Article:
Gram-positive bacteria harbor a second messenger signal molecule calledcyclic-di-adenosine monophosphate (c-di-AMP). C-di-AMP levels in bacterial cellsregulate genomic integrity, cell wall homeostasis, biofilm formation, virulence, inductionof host immune responses, and development of resistance to ?-lactam antibiotics. Theintracellular concentration of this centrally important second messenger c-di-AMP is verycritical to cellular physiology. However, the mechanisms of the precise regulation of c-di-AMP levels and c-di-AMP-mediated changes in gene expression are not completelyunderstood. This is primarily due to the lack of structural information of proteins involvedin these processes. A combination of three-dimensional structure determination withbiochemical and genetic analysis is the best approach to accurately determine thedetails of how c-di-AMP levels are regulated and how does c-di-AMP exerts its affect onthe activity of receptor proteins in mediating gene expression regulation. Therefore, wewill use X-ray crystallography techniques coupled with novel in vitro and in vivo activityassays to determine a comprehensive view of how c-di-AMP metabolism and functionsare accomplished in bacteria. These studies will pave our way for screening anddevelopment of compounds that can enhance or reduce the activity of key proteinsthereby enabling the fine-tuning of c-di-AMP levels in the cell. Some of the manypossible potential applications of such selected compounds include their use (a) asadjuvants to ?-lactam thereby restoring the efficacy of these antibiotics, (b) to facilitatethe development of robust biofilms of commensal microflora, and (c) to developcommensal bacteria into efficient mucosal delivery systems of c-di-AMP vaccineadjuvant into host. The overall goal of our laboratory is to elucidate mechanistic details of c-di-AMPregulation and eventually exploit this knowledge to develop non-traditional methods thatwill specifically target the pathogenic bacteria while sparing the commensal bacteria andstrengthening the host's immune response.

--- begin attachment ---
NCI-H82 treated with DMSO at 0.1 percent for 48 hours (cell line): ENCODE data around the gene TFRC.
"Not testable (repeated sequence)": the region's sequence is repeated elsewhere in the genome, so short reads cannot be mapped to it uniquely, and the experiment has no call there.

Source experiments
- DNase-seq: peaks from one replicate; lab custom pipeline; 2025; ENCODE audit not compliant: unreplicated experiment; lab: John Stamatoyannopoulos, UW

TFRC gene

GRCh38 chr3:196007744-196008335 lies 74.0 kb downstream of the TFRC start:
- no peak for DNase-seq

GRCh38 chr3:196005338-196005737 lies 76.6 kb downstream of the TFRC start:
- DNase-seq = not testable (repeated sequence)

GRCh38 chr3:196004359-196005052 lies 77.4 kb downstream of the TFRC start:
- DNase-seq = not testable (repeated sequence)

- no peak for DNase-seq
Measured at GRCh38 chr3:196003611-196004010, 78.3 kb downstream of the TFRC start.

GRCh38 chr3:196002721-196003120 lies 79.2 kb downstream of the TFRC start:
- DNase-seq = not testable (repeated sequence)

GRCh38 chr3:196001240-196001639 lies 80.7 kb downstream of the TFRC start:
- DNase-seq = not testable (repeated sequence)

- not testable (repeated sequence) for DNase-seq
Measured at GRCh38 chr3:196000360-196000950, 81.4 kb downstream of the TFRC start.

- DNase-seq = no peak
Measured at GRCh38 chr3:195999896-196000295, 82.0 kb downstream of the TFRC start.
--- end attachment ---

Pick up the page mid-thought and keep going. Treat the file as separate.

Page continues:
Vijay Parashar The proposal seeks to employ structural biology coupled with biochemical and genetic analysis tounderstand the mechanistic details of c-di-AMP regulation and function in Gram-positive bacteria. Structure-guided screening of compounds will be done to identify novel therapeutics that can perturb intracellular c-di-AMP concentrations and its activity. Such compounds will be potential drug candidates to combat bacterialinfections by modulating signal transduction mechanisms.